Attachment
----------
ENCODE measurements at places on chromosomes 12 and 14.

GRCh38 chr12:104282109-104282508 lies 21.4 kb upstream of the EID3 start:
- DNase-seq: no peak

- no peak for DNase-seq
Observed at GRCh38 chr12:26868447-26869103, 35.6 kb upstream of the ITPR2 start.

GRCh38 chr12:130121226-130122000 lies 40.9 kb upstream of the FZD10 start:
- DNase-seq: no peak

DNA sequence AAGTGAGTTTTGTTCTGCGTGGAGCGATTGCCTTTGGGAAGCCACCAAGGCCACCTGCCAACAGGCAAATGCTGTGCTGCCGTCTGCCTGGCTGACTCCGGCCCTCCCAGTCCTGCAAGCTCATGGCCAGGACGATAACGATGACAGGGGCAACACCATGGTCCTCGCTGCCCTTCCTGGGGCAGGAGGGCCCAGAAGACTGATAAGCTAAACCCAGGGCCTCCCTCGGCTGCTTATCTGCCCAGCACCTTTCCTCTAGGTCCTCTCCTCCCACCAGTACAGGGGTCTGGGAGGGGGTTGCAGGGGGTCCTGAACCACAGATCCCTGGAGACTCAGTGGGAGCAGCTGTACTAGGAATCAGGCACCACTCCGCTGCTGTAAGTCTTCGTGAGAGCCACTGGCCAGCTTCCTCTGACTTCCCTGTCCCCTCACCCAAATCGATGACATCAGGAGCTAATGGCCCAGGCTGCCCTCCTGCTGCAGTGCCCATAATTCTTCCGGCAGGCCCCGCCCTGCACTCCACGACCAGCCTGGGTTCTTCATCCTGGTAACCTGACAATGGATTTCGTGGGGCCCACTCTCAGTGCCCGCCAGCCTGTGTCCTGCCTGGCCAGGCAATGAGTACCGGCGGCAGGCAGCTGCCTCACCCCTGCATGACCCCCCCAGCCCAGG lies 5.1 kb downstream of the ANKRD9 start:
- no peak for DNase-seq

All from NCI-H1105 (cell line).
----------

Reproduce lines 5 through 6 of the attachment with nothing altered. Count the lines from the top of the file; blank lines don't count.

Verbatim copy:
Observed at GRCh38 chr12:26868447-26869103, 35.6 kb upstream of the ITPR2 start.

GRCh38 chr12:130121226-130122000 lies 40.9 kb upstream of the FZD10 start: